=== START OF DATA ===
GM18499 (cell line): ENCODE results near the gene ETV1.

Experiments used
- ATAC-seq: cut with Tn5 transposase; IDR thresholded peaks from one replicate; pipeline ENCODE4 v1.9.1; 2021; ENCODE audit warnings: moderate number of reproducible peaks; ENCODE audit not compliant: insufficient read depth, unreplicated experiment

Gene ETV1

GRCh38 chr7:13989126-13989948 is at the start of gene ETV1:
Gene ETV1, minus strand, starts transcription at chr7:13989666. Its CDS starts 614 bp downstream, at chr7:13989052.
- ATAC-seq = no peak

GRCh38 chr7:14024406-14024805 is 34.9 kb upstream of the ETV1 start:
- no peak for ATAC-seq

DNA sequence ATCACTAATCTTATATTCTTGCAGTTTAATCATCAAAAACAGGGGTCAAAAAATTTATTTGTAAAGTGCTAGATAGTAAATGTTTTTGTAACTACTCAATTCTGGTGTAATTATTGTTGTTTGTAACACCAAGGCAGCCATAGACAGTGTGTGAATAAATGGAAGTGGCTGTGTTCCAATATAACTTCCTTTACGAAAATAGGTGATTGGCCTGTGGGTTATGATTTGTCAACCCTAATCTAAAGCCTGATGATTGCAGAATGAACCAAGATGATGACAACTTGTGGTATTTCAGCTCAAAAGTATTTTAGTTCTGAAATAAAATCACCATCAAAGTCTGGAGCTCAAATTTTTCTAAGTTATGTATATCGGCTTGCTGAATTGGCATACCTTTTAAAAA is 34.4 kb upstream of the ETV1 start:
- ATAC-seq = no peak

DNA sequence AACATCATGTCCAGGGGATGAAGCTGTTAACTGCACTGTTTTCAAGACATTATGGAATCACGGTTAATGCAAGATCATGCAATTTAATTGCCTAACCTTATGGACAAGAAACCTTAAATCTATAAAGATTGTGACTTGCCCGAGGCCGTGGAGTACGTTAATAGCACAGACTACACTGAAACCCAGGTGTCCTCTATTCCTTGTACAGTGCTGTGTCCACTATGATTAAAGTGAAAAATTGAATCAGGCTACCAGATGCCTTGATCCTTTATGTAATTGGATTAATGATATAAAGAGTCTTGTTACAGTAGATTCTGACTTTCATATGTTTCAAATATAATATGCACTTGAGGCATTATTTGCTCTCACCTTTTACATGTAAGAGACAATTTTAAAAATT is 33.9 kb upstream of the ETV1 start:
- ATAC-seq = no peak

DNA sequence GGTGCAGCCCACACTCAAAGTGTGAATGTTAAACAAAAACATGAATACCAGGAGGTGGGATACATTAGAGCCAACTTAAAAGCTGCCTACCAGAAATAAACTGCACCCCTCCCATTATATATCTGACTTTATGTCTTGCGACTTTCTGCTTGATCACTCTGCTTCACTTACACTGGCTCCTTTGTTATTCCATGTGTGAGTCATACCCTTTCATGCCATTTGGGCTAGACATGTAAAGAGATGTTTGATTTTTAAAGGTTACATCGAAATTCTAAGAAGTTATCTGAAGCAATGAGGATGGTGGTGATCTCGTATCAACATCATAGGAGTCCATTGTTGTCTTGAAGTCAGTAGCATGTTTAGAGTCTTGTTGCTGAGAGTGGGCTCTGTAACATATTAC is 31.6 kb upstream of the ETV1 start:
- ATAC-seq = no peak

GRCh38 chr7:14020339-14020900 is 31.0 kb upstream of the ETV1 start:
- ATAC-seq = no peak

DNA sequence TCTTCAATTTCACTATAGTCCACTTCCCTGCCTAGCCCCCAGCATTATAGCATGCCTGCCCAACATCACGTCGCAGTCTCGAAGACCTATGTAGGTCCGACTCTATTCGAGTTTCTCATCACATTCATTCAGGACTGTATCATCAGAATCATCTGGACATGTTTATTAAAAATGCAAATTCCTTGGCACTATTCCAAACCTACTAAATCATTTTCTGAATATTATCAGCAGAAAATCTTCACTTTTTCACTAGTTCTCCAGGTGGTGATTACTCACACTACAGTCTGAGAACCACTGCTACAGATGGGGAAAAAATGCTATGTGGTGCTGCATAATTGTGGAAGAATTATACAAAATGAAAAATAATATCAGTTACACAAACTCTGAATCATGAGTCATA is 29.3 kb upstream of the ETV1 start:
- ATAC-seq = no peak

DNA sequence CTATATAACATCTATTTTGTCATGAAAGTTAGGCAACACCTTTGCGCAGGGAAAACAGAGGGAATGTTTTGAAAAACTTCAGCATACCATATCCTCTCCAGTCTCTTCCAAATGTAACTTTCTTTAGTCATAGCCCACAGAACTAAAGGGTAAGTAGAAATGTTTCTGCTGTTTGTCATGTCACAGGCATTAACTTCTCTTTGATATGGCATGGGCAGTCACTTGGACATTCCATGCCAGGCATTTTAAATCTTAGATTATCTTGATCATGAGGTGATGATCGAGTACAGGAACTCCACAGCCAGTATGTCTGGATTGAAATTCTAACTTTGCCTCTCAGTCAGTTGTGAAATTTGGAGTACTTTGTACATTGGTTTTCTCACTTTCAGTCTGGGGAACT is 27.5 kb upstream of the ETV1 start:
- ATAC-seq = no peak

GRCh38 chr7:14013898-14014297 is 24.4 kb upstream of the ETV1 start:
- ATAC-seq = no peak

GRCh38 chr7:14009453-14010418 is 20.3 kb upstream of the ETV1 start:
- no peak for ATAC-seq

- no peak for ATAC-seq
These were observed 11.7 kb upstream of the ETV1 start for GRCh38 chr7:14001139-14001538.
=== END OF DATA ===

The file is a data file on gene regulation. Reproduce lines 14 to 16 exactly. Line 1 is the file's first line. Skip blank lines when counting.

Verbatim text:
DNA sequence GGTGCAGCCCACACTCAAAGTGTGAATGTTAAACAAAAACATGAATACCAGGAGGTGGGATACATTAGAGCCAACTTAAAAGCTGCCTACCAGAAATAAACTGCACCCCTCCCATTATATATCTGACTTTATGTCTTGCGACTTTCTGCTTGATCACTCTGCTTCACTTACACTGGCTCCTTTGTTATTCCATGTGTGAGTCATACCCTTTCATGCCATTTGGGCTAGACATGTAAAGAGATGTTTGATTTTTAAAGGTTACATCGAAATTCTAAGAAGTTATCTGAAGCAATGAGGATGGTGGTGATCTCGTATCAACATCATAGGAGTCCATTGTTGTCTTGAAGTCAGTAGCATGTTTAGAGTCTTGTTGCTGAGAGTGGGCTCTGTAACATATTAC is 31.6 kb upstream of the ETV1 start:
- ATAC-seq = no peak

GRCh38 chr7:14020339-14020900 is 31.0 kb upstream of the ETV1 start: